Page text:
Yes, Virginia, there is a Christmas Day coming — even in the year 2020! We don’t want you to miss any of the opportunities St. Mark’s has as we commemorate the birth of our Lord in that humble stable setting in Bethlehem.
Of course, 2020’s indelible mark comes with these holidays. Most of us will not be gathering in person, because of the coronavirus pandemic, which continues to ravage our world. But we can still gather in both real and virtual ways, thanks to the faithful, multifaceted efforts of our St. Mark’s family, led by Interim Pastor David Mueller and John Lasher, our director of music and worship arts.
Here’s what’s coming:
Christmas Eve. We will have ONE in-person service at 7:30 p.m. on Thursday, Dec. 24, with a chime choir and violinist Maria Rusu. Attendance is limited to 45 people in order to maintain social distance requirements. Those with reservations should arrive 15-30 minutes early to allow for registration and seating. The service will also be available by livestream on our YouTube channel. The link is embedded below..
Join us for worship at 10 a.m. Sunday, Dec. 27 for a service of Lessons & Carols. Join us in person or enjoy our livestream broadcast on our YouTube channel at the link below:
At noon on Sunday, December 27, we will rebroadcast the Delaware-Maryland Synod’s service of Lessons & Carols, featuring musical offerings and readings from churches throughout the Synod. Two selections from our Virtual Choir will be included. Join in at the link below. If you’d like a copy of the Synod’s bulletin, you may view and download it by clicking here.
Catch up on our pre-recorded Advent Devotions if you missed any of them. They also are available on our YouTube channel.
Here’s a bit about him, according to his profile on the website of our synod, the Delaware-Maryland Synod of the ELCA:
Bishop Gohl was elected bishop at the 2016 Synod Assembly. At the time of his election, he was pastor of Epiphany Lutheran Church and intern supervisor/vice pastor of St. Luke’s Lutheran Church, both in Baltimore. Before that, he served at Peace Lutheran Church in Glen Burnie, Maryland, in vice pastorates at Our Saviour, Lansdowne, Maryland; Zion, City Hall Plaza; Faith, North Avenue and assisted at All Saints, Loch Raven, and Peoples Community in Baltimore.
He attended Gettysburg College, earning his bachelor’s degree in 1996, and earned his master’s at The Lutheran Theological Seminary at Gettysburg in 2000. He is now between a master of sacred theology (STM) and doctor of ministry (DMin) at the Lutheran Theological Seminary at Philadelphia.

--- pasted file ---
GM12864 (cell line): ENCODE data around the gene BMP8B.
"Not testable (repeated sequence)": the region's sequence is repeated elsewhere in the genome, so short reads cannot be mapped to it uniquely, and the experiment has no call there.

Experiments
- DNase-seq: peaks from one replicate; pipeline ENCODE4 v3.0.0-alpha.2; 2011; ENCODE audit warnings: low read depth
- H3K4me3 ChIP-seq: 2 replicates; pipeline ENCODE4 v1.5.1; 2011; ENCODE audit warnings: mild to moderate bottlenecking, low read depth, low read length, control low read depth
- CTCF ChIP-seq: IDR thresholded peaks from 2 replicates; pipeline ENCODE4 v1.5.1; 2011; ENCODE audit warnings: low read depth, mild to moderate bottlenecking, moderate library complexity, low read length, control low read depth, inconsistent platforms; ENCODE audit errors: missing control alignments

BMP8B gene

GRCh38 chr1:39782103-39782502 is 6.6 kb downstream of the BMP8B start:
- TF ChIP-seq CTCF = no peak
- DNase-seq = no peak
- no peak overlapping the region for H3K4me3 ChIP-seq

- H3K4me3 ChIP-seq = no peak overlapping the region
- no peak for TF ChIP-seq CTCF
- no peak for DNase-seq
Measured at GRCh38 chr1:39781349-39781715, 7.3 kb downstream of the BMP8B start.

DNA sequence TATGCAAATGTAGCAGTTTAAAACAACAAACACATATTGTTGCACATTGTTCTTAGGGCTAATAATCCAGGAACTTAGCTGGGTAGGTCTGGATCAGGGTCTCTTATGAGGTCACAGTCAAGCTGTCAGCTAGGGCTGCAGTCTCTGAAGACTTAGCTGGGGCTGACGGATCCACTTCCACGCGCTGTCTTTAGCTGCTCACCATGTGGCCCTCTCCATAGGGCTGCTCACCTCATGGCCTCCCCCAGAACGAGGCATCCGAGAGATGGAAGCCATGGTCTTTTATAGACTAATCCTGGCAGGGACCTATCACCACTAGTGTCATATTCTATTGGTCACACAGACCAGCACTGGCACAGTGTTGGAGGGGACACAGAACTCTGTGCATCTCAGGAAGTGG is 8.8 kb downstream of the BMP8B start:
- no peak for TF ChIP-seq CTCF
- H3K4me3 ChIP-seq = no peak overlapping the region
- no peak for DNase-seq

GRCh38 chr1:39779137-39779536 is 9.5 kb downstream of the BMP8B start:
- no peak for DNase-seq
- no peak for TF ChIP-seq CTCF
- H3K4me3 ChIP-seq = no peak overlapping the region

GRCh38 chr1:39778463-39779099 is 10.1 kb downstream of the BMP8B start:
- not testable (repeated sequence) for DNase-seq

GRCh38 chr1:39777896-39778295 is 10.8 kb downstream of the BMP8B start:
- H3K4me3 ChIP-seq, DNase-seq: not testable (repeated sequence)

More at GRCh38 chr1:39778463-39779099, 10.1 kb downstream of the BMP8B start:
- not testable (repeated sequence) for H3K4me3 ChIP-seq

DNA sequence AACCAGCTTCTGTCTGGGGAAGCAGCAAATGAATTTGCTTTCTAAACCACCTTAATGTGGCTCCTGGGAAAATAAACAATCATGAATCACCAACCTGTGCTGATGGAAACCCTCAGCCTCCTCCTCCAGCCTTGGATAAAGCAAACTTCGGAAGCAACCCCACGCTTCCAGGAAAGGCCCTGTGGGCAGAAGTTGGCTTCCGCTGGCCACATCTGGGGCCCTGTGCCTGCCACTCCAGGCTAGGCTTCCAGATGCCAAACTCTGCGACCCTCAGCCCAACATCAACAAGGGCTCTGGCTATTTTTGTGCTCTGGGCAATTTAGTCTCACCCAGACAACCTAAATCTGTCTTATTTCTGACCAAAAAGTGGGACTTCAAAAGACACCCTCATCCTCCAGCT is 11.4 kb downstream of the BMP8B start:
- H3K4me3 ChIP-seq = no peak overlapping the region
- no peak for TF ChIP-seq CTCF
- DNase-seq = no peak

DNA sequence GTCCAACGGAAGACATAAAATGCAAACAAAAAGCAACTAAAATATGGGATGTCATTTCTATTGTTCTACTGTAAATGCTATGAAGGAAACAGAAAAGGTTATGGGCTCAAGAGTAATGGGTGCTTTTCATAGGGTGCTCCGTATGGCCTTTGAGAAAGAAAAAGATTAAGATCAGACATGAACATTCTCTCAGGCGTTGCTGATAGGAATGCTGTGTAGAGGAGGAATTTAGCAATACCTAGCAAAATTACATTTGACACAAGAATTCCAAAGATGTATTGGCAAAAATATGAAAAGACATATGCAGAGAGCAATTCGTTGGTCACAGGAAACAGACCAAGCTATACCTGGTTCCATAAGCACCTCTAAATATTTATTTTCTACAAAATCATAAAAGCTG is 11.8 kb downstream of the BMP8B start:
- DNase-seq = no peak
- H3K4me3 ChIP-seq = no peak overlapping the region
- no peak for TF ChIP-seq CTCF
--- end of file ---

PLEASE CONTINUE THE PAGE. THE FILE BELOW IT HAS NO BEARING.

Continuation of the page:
Bill is married to the Rev. Arwyn Pierce Gohl and they have four children, Saliese, David, Andrew and Joyanne.
The Gohls make their home in the northeast corner of Baltimore City and enjoy time with their families; the Gohl side in Shrewsbury, Pennsylvania (by way of Long Island, where the bishop grew up) and the Pierce side in Fairhaven, Massachusetts.
Join us for worship in the sanctuary or by way of our YouTube channel, where the service will be livestreamed and available for viewing later, too. Here’s the link:
Christmas Eve at St. Mark’s will be quite different this year, because of the coronavirus (COVID-19) pandemic.
We are planning ONE 7:30 p.m. service. Attendance is limited to 45 worshippers.
For those who have reservations, a reminder that we will follow all safety precautions and ask that you arrive 15-30 minutes before the service begins to allow for the check-in process, social distancing, retrieving your communion packet and finding your seat.
The service will be livestreamed on our YouTube channel for those preferring to worship from home. The link to our Christmas Eve service is below, for your convenience.
If you had a disgustingly grimy rag and someone else had one that wasn’t quite as grimy — does that comparison really matter if both come out of the washing machine as white as snow? Interim Pastor David Mueller challenged us to reconsider our tendency toward “justification by comparison” in his sermon on Sunday, November 29.
Pastor Mueller is providing the text of his sermon again and plans to continue doing so for those who appreciate the written format during this coronavirus (COVID-19) pandemic..
The link to our service video on our YouTube channel is below, followed by the text of the sermon.
We thank all who contribute to our ability to worship together — whether online or in our sanctuary — and are especially grateful for the leadership of Pastor Mueller and John Lasher, our director of music and worship arts, who makes these videos possible.
“Are We Serious?” (Isaiah 64:1-9)
Interim Pastor David E. Mueller
I have opted during Advent to preach based on Isaiah. Isaiah was evidently the favorite prophet of Jesus, because He quoted Isaiah most frequently. Obviously, this is a look back, when Advent invites us to look forward. True prophesy, however, always looks back, at the present and then on to the future. In any event, “Rise and Shine,” for your redemption draws nigh! (PRAYER)
At the risk of repeating myself, a growing liability of people — including preachers my age — I find reading nearly all the Hebrew Scriptures a study of contrasts.